Updated: September 8, 2021 7:17:24 am
A member of the Supreme Court-appointed committee on the three farm laws that triggered farmer protests last year has urged the Chief Justice of India to release the panel’s report in the public domain and forward it to the Centre.
Shetkari Sanghatana president Anil J Ghanwat, in a letter dated September 1 to the CJI, said the committee’s report “has addressed all apprehensions of the farmers” and its “recommendations will pave the way to resolve the ongoing farmers’ agitation”.
“As a member of the Committee, especially representing the farmers’ community, I am pained that the issue raised by the farmers aren’t yet resolved and the agitation is continuing. I feel that the report has not been given any attention by the Hon’ble Supreme Court,” his letter stated.
“I am humbly pleading to the Hon’ble Supreme Court to kindly release the report for implementation of its recommendations for peaceful resolution of the stalemate to the farmers’ satisfaction at the earliest,” he said.
Recalling that the Supreme Court “suspended the implementation of three farm laws and constituted a Committee to report on these laws” on January 12 this year, Ghanwat said the committee was given two months to submit its report.
“The Committee, after consulting a large number of farmers and several stakeholders, submitted its report before the stipulated time on 19th March 2021. The Committee incorporated the opinions and suggestions of all the stakeholders with the aim of maximum benefits to the farmers,” he stated in the letter.
Speaking to The Indian Express Tuesday, Ghanwat said: “I literally wish from my heart that the agitation should stop… This is an issue which affects the country’s economy and law and order. Therefore, the Supreme Court should hear this matter as soon as possible, so that the issue can be debated and both sides can argue.”
“Farmers have been protesting against the laws for the last nine months. It has been five months since we submitted the report. Yet no action has been taken to make it public. Our consultations were exhaustive and we feel once this report is made public, the next course of action will be taken,” he said.
“Jo kuch bhi desh ke liye sahi hoga, Supreme Court ko lagega, woh order ho jaaye ya government jo kadam lena chahe le, lekin aise thande bakse mein daalkar kya nikalne wala hai… dard hota hai aise kisano ko baarish mein bheegte dekhte huai. Isliye humne aagrah kiya hai. Aise hi raha toh kai saal guzar sakte hai (Supreme Court should order whatever it thinks is right for the country, or the government should take whatever step it wants to take. There is no point in keeping it (the report) in cold storage. It is painful to see the farmers getting wet in the rain. That’s why the request. If it remains like this, many years can pass),” he said.
Farmers have been agitating on the borders of Delhi since November 26 last year, seeking the repeal of the Farmers’ Produce Trade and Commerce (Promotion and Facilitation) Act, 2020; Farmers (Empowerment and Protection) Agreement on Price Assurance and Farm Services Act, 2020; and Essential Commodities (Amendment) Act, 2020.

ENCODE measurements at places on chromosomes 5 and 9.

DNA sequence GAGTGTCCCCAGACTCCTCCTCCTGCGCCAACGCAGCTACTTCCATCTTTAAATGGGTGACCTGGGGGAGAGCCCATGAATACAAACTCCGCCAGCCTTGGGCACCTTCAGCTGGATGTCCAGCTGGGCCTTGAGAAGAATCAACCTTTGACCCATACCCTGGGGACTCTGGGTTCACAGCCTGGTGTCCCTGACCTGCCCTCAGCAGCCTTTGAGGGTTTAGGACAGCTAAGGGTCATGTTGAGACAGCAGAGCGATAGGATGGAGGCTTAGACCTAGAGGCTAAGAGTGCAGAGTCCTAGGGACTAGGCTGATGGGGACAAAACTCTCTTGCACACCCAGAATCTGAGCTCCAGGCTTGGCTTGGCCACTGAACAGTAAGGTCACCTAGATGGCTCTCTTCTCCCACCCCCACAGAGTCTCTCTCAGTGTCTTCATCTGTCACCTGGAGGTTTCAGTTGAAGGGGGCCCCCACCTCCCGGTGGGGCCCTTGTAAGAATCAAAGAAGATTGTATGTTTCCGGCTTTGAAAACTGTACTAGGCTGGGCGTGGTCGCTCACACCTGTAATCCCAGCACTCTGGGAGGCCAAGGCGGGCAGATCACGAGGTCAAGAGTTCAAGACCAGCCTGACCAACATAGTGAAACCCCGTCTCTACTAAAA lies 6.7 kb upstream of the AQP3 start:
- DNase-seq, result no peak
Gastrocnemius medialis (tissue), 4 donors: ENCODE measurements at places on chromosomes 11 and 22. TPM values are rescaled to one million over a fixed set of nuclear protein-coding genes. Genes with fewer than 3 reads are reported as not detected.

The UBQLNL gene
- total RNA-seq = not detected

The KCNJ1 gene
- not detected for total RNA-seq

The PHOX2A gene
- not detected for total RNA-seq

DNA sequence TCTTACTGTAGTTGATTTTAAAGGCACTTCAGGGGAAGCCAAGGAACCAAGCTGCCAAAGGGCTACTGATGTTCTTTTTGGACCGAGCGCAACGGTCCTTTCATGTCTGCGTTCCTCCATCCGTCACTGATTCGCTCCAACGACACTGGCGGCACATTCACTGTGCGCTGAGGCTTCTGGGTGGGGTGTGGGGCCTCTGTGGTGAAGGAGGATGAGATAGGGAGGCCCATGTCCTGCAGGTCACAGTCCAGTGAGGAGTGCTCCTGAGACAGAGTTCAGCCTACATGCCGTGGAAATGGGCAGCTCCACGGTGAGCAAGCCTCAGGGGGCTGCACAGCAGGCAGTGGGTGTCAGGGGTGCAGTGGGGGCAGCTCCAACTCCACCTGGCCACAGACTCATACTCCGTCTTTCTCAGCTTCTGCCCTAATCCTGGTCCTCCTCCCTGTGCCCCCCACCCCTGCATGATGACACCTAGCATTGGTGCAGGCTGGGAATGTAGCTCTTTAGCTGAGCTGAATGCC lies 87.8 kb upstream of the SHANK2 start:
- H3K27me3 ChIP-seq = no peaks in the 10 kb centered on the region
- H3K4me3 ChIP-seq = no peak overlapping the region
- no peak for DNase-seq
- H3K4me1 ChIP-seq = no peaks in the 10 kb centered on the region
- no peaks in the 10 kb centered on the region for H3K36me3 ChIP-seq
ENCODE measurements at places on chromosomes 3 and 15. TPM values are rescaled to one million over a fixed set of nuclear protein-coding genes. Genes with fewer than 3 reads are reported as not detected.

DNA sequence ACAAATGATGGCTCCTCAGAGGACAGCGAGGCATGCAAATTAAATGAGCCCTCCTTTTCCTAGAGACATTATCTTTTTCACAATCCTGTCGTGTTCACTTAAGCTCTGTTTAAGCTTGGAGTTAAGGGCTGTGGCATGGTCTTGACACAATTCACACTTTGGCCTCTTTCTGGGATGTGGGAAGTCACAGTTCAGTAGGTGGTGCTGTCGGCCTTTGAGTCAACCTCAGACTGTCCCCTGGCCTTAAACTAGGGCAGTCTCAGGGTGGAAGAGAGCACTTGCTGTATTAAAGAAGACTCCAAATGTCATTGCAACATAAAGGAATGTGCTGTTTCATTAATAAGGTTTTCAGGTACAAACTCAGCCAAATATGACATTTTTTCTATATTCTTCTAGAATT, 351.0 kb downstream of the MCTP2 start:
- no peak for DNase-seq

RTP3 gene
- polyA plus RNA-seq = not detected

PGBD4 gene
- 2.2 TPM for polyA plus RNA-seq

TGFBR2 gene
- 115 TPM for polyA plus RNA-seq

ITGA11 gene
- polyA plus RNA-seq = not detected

In January this year, the Supreme Court constituted the committee, saying talks between the farmer organisations and the Centre have “not yielded any result so far” and “we are of the view that the constitution of a committee of experts in the field of agriculture to negotiate between the farmers’ bodies and the Government of India may create a congenial atmosphere and improve the trust and confidence of the farmers”.
Apart from Ghanwat, the other members of the committee are Ashok Gulati, agricultural economist and former chairman of the Commission for Agricultural Costs and Prices; and Dr Pramod Kumar Joshi, agricultural economist, Director for South Asia, International Food Policy Research Institute.
Bhupinder Singh Mann, national president of Bhartiya Kisan Union, had also been named as a member of the committee but he recused himself.
Reached for comment on Ghanwat’s letter, Gulati said it is the prerogative of the Supreme Court on when to make the report public.
“The Committee was set up by the Hon’ble SC. We submitted our report within the time given to us and to the best of our ability, keeping the interest of the farmers as the foremost concern in our minds,” he said.
“It is up to the Hon’ble bench of the SC to see how they want to make use of it, how and when they want to share it with the farmers and the Government. Making it public is their prerogative. I leave this issue to their best judgment,” Gulati said.
“Having said this, I do respect and support the feelings of Shri Anil Ghanwat, farmers’ representative in the committee,” he said.
Dr P K Joshi did not respond to a text message seeking his comments.
Asked if the lathicharge on farmers in Karnal in Haryana made him write the letter, Ghanwat said no. “The majority farmers have not read the laws, but are egged on by leaders,” he said. He replied in the affirmative to a query on whether he had consulted Gulati and Joshi before writing the letter. “They are professional people, so they have not taken any step on making the report public,” he said.
During its two-month tenure, the committee held around two dozen meetings with different stakeholders including representatives of the farmers’ unions and farmers’ producers organisations, private markets and state agriculture marketing boards, industry bodies, state governments, professionals and academicians, government officials, and procurement agencies. But the farmers sitting on protest did not appear before the committee.
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